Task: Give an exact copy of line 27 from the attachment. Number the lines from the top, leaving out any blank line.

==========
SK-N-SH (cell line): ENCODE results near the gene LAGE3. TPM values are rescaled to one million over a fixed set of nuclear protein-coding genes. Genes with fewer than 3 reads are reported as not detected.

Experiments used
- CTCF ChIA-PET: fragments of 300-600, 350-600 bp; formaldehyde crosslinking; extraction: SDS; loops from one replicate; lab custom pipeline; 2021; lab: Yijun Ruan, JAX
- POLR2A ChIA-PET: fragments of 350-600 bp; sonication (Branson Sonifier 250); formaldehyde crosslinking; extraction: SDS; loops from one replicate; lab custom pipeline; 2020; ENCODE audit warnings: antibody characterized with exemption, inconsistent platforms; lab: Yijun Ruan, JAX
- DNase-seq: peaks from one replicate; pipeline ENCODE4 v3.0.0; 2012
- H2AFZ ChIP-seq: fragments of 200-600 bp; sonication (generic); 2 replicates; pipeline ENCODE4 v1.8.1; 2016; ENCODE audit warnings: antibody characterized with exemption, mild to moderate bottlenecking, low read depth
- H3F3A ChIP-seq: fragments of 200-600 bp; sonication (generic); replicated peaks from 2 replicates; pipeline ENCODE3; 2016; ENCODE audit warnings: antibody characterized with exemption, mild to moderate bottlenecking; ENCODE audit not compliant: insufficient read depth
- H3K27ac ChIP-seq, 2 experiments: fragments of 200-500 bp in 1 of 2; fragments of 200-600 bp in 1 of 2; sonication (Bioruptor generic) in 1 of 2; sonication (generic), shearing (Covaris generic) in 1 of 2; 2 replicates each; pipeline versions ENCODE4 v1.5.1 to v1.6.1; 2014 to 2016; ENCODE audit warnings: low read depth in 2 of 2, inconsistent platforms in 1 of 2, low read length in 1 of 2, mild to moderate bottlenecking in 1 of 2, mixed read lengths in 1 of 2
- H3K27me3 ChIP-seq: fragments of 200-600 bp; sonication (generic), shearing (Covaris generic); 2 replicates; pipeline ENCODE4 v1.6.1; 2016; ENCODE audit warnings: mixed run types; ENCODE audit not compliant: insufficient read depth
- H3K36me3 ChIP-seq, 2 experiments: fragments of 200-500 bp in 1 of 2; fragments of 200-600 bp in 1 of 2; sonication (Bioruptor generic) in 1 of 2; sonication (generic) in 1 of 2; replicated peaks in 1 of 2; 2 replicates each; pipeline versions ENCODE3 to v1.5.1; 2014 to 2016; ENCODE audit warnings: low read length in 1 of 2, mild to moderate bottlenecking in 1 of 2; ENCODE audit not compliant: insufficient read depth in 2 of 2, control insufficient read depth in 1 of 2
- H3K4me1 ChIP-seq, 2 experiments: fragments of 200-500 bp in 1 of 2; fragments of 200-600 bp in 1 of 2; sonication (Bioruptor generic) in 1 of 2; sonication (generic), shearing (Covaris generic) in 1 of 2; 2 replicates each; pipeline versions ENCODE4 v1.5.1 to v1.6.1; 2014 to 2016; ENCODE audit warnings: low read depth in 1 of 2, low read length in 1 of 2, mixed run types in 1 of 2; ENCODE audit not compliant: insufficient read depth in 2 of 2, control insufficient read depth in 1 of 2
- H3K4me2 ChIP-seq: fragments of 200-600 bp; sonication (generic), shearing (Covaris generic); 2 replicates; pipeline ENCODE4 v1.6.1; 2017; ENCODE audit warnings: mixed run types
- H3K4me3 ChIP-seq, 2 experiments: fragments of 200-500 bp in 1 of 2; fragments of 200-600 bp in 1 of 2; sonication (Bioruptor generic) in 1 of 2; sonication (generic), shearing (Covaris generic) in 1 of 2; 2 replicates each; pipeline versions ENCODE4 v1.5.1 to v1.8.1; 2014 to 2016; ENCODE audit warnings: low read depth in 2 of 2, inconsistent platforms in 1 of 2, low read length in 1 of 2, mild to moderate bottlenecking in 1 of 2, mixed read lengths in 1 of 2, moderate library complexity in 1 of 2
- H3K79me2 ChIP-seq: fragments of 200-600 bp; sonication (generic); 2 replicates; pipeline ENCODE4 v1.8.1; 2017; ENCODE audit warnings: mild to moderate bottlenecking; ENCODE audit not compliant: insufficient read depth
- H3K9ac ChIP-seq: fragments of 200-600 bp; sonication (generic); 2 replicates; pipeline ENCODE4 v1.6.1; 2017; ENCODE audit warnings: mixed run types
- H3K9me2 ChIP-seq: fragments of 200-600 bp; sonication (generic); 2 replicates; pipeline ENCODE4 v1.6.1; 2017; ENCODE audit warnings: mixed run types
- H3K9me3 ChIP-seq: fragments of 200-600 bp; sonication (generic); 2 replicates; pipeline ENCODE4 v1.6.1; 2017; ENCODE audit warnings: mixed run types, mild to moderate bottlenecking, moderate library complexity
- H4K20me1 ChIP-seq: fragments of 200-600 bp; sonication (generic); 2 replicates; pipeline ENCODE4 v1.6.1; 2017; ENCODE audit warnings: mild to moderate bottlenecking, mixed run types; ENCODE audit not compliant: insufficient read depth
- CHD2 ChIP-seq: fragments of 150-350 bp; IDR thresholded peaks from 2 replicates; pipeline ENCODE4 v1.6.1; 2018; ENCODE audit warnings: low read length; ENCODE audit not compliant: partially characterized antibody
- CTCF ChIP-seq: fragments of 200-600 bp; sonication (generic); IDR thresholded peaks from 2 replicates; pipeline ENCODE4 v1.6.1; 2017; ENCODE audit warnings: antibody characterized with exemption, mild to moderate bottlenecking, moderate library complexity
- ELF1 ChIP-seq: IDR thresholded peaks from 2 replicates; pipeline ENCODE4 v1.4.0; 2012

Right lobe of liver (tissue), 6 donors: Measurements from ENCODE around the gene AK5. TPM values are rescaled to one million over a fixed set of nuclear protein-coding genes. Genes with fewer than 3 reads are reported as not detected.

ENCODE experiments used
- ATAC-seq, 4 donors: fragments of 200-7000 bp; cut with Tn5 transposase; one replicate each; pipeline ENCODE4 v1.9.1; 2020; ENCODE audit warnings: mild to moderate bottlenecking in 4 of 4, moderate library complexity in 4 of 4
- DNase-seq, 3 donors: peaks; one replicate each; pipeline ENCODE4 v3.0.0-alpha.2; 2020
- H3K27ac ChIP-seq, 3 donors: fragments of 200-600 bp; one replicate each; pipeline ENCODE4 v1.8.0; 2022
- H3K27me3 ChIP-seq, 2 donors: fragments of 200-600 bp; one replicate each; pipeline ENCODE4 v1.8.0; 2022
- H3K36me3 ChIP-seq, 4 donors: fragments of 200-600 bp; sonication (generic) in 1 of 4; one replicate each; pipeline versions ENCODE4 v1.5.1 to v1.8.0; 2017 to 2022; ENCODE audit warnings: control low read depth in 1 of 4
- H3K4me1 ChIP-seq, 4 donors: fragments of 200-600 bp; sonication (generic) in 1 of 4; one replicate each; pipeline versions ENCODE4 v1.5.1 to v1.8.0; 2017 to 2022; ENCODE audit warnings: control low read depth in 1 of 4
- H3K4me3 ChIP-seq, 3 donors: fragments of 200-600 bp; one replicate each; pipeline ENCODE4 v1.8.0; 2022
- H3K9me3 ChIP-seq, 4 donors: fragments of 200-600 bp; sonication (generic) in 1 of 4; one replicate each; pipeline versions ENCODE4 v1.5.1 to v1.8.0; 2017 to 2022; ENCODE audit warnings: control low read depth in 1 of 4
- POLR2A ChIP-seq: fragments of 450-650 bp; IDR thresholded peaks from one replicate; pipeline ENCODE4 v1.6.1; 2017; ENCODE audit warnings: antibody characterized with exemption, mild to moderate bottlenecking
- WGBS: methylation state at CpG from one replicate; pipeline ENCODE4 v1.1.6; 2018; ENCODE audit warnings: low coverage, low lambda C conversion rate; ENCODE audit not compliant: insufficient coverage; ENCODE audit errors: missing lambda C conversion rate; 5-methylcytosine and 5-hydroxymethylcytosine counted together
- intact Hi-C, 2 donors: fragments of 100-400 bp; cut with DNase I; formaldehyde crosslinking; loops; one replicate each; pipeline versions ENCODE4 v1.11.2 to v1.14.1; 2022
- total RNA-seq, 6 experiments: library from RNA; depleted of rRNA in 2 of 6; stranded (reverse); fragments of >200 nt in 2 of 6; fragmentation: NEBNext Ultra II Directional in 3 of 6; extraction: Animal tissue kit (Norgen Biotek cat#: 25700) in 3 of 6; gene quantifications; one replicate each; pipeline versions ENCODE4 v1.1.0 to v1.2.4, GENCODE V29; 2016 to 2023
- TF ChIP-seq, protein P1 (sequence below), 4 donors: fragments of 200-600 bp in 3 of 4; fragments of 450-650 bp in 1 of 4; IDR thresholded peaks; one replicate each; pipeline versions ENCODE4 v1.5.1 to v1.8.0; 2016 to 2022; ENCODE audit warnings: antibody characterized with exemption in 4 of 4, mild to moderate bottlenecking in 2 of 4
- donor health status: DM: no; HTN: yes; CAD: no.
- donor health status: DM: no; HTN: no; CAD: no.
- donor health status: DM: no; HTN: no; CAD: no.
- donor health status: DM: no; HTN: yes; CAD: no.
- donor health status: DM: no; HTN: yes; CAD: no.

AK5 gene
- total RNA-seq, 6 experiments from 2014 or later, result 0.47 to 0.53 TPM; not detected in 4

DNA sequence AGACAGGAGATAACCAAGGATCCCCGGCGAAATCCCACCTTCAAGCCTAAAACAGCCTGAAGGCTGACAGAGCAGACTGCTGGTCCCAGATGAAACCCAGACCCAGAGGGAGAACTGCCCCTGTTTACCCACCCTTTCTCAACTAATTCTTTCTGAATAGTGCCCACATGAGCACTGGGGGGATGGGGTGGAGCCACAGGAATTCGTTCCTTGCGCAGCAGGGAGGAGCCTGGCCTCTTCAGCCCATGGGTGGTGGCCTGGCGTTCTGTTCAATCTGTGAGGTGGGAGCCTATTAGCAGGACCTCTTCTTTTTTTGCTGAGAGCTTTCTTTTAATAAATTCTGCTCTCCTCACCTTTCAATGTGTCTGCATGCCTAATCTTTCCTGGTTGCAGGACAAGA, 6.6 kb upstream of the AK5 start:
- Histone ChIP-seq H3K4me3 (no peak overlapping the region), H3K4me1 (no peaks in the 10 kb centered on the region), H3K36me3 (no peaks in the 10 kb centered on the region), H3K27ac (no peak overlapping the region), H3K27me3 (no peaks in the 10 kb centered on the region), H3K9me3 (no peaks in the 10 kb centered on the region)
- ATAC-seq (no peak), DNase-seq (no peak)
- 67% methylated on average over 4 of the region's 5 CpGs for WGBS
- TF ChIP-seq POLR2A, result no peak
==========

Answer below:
- H3K27me3 ChIP-seq, 2 donors: fragments of 200-600 bp; one replicate each; pipeline ENCODE4 v1.8.0; 2022